On 26 May, the EU Council Presidency published a compromise proposal for the proposed regulation on European Long-Term Investment Funds (ELTIFs). The purpose of the proposed regulation is to establish uniform rules throughout the EU in respect of ELTIFs. The proposed regulation notes that “on the demand side, ELTIFs can provide a steady demand income stream for pension administrators, insurance companies and other entities that face regular and recurrent liabilities”. The EU Council indicated that it is important to establish the categories of assets in which ELTIFs can invest and specifically indicated that ELTIFs should be able to invest in SMEs who are “listed on regulated markets or on multilateral trading facilities”. Furthermore, it noted that solid transparency requirements should be established to assist investors’ decisions. The EU Council indicated that the European Securities and Markets Authority should play a key role in ensuring that the rules for ELTIFs are applied in a consistent manner throughout the EU.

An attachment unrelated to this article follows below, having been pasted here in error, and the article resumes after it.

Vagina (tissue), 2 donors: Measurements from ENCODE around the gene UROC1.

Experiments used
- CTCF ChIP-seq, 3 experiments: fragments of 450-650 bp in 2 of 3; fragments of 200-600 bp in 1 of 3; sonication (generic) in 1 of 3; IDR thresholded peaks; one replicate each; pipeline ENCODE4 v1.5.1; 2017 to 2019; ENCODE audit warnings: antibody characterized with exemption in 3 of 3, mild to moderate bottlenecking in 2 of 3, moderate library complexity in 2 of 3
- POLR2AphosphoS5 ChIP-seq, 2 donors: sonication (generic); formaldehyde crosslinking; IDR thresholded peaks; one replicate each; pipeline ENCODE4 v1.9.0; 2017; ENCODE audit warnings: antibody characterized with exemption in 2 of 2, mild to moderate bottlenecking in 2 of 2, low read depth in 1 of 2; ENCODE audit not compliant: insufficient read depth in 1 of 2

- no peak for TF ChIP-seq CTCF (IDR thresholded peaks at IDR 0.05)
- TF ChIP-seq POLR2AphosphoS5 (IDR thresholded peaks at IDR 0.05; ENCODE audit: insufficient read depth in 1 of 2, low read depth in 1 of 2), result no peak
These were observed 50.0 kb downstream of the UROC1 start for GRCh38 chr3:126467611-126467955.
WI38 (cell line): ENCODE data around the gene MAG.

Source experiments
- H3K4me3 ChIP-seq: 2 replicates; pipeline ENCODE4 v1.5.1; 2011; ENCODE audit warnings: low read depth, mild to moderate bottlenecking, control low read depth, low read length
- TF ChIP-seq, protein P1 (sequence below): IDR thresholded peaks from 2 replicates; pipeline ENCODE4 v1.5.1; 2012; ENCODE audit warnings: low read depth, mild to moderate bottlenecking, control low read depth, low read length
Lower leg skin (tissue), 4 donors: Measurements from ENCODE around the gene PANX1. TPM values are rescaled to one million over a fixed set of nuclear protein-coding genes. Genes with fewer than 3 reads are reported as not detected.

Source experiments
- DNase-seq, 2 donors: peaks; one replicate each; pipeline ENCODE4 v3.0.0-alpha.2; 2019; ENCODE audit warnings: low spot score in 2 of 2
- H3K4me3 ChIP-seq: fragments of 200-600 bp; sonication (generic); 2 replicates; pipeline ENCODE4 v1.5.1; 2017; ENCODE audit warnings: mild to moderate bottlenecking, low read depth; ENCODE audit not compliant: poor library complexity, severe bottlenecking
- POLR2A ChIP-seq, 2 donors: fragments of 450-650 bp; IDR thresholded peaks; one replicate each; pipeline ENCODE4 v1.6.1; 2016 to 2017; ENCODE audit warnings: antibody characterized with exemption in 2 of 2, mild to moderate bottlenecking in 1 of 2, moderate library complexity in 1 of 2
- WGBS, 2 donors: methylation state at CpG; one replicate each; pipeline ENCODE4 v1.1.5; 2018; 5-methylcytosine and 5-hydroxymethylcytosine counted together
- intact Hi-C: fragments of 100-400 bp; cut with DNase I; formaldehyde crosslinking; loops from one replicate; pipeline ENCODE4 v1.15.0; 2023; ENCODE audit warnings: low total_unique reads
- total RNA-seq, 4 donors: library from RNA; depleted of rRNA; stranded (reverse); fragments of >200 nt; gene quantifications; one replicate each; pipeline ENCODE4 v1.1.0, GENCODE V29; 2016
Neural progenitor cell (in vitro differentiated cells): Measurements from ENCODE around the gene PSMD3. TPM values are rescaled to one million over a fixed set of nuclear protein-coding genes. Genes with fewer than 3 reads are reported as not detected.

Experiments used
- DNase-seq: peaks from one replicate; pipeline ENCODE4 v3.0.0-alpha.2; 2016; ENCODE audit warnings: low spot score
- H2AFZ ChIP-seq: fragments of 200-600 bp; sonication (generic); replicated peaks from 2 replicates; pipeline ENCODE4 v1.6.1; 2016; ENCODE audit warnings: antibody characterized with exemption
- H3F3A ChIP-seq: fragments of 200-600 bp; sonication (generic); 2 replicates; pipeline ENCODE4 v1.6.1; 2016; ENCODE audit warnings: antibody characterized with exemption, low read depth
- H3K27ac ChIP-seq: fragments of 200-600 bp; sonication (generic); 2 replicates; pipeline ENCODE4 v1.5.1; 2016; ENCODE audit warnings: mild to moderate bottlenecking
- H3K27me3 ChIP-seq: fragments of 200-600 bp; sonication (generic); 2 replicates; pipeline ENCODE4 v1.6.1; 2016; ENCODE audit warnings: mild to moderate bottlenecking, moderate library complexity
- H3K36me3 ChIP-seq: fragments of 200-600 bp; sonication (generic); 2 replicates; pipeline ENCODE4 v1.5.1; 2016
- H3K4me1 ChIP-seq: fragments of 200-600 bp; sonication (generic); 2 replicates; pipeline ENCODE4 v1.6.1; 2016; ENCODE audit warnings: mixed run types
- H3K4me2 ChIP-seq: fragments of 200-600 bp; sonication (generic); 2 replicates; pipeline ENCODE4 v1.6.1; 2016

A link to the Compromise Proposal is here.
Following the above compromise proposal, a proposed general approach, dated 20 June 2014, on the ELTIF regulation was published by the EU Council in an annex to a note from its General Secretariat to its Permanent Representatives Committee. The note summarised the state of play on the ELTIF regulation and noted that the EU Council Presidency recommends that its Permanent Representatives Committee agree the general approach (which it did on 25 June 2014) and invited the incoming Italian Presidency of the EU Council to begin negotiations with the European Parliament with a view to reaching agreement at first reading.